The striatal-to-cerebellar ratio (SCR) of 11C-raclopride uptake obtained using the PET template was in good agreement with the MRI-based image processing method, yielding a Lin’s concordance coefficient of 0.87. Bland-Altman analysis showed that all measurements were within the ±1.96 standard deviation range. In all 20 patients, the PET template-based processing was successful and manual volume of interest optimization had no further impact on the diagnosis of PD in this patient group. A maximal difference of <5% was found between the measured SCR in MNI space and OIS.
Conclusions
The PET template-based method for automated quantification of postsynaptic D2 receptor density is simple to implement and facilitates rapid, robust and reliable image analysis. There was no significant difference between the SCR values obtained with either PET- or MRI-based image processing. The method presented alleviates the clinical workflow and facilitates automated image analysis.
doi:10.1186/2191-219X-4-7
PMCID: PMC3904930  PMID: 24451009
Neuroimaging; PET/MRI; Raclopride; Movement disorders
8.  Therapeutic application of transcranial magnetic stimulation in Parkinson’s disease: The contribution of expectation 
NeuroImage  2006;31(4):1666-1672.
Repetitive transcranial magnetic stimulation (rTMS) is a valuable probe of brain function. Ever since its adoption as a research tool, there has been great interest regarding its potential clinical role. Presently, it is unclear whether rTMS will have some role as an alternative treatment for neuropsychiatric and neurological disorders such as Parkinson’s disease (PD). To date, studies addressing the contribution of placebo during rTMS are missing. The placebo effect has been shown to be associated either with release of dopamine in the striatum or with changes in brain glucose metabolism. The main objective of this study was to test whether, in patients with PD, the expectation of therapeutic benefit from rTMS, which actually was delivered only as sham rTMS (placebo-rTMS) induced changes in striatal [11C] raclopride binding potentials (BP) as measured with positron emission tomography (PET). Placebo-rTMS induced a significant bilateral reduction in [11C] raclopride BP in dorsal and ventral striatum as compared to the baseline condition. This reduction BP is indicative of an increase in dopamine neurotransmission. The changes in [11C] raclopride binding were more evident in the hemisphere contralateral to the more affected side supporting the hypothesis that the more severe the symptoms, the greater the drive for symptom relief, and therefore the placebo response. This is the first study addressing the placebo contribution during rTMS. While our results seem to confirm earlier evidence that expectation induces dopaminergic placebo effects, they also suggest the importance of placebo-controlled studies for future clinical trials involving brain stimulation techniques.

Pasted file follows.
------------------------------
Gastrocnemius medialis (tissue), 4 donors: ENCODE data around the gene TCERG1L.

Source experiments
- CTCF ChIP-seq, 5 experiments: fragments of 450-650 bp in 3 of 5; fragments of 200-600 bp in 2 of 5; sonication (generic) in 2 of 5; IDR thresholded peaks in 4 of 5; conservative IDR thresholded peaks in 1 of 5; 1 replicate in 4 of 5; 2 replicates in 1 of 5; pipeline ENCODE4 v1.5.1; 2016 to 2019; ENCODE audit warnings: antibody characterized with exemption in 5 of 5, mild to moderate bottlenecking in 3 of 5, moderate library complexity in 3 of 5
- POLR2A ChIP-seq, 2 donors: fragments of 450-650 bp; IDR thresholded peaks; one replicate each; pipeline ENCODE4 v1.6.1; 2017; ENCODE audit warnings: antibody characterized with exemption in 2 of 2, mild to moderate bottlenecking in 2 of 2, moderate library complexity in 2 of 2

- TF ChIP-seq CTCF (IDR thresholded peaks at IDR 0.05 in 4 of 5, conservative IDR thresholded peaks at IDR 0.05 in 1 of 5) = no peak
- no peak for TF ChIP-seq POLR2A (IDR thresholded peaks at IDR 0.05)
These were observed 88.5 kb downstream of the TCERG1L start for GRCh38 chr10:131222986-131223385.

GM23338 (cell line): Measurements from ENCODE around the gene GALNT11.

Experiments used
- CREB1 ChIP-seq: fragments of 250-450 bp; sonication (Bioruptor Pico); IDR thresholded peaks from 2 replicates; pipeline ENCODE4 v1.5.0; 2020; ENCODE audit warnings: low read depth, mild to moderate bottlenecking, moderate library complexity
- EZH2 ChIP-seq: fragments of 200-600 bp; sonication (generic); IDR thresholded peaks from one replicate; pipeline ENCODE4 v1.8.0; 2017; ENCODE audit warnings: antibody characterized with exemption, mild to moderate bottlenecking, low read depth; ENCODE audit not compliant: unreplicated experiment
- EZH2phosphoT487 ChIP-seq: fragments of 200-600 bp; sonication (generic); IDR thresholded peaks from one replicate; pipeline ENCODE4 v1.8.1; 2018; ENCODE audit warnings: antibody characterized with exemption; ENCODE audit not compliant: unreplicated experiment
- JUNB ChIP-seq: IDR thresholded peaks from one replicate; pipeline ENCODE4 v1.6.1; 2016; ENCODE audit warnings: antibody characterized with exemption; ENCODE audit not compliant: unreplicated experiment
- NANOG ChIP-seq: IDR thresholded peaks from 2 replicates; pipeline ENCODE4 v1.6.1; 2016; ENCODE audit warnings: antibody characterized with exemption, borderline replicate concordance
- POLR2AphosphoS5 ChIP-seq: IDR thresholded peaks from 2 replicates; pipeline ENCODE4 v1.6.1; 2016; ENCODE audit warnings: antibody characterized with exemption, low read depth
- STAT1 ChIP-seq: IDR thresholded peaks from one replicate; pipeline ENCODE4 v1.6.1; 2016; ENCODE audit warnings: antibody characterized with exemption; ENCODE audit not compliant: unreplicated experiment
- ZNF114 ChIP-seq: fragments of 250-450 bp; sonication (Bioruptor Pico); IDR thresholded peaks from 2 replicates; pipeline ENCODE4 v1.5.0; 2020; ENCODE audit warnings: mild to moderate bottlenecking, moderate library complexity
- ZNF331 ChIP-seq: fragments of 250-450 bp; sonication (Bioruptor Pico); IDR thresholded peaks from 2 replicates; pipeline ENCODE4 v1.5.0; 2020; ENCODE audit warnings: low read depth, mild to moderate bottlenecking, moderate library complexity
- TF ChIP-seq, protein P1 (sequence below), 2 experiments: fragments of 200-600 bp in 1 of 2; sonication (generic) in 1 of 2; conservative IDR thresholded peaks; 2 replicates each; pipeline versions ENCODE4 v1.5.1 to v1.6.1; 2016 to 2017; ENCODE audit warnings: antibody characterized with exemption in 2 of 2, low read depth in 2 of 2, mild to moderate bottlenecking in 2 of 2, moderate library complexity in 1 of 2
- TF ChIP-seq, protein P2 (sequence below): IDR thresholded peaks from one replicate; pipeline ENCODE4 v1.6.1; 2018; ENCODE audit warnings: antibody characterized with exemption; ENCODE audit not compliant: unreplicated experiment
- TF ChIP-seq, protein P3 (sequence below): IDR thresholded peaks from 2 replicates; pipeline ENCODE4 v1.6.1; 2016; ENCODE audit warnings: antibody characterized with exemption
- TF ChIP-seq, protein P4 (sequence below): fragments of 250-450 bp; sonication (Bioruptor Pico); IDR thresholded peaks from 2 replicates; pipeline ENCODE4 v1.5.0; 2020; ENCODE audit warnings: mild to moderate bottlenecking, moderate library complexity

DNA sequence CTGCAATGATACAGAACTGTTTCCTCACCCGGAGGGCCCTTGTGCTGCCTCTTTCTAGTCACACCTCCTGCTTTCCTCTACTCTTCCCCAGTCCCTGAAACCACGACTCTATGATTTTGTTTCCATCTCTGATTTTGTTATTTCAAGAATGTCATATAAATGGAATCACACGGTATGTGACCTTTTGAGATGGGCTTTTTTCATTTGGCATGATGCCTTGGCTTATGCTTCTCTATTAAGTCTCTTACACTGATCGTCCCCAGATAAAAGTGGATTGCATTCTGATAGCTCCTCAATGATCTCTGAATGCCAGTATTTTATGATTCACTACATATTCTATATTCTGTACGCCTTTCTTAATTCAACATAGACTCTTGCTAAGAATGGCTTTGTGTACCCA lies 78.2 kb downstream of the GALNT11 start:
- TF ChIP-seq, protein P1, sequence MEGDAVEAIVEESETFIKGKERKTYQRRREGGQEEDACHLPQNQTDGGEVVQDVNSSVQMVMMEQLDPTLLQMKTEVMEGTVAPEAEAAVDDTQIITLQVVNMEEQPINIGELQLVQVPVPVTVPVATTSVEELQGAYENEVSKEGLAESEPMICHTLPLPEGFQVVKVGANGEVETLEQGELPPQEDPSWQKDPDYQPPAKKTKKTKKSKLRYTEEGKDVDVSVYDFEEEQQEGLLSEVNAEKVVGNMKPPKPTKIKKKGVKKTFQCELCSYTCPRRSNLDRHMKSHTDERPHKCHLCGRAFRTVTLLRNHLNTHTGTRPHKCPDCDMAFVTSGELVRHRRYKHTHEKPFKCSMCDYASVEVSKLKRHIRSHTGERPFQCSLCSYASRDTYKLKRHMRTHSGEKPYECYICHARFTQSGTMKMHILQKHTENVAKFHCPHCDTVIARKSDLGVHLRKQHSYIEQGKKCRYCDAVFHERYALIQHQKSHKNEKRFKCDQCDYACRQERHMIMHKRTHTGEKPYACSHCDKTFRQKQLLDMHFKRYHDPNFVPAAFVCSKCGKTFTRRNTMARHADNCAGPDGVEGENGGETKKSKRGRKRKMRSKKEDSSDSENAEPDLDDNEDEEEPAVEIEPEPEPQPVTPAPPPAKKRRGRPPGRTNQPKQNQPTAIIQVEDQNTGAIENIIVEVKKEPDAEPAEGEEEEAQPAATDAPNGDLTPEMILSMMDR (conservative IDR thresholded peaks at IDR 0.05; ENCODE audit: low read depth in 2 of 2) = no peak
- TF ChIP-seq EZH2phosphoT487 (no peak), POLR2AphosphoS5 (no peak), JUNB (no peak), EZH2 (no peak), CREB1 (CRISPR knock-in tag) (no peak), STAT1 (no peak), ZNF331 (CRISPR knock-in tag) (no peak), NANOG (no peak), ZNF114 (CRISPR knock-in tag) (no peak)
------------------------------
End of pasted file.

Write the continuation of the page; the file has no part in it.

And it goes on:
doi:10.1016/j.neuroimage.2006.02.005
PMCID: PMC2967525  PMID: 16545582 CAMSID: cams1537
Positron emission tomography; Transcranial magnetic stimulation; Parkinson’s disease; Dopamine; Placebo; Expectation
9.  Lateralization and Gender Differences in the Dopaminergic Response to Unpredictable Reward in the Human Ventral Striatum 
The European journal of neuroscience  2011;33(9):1706-1715.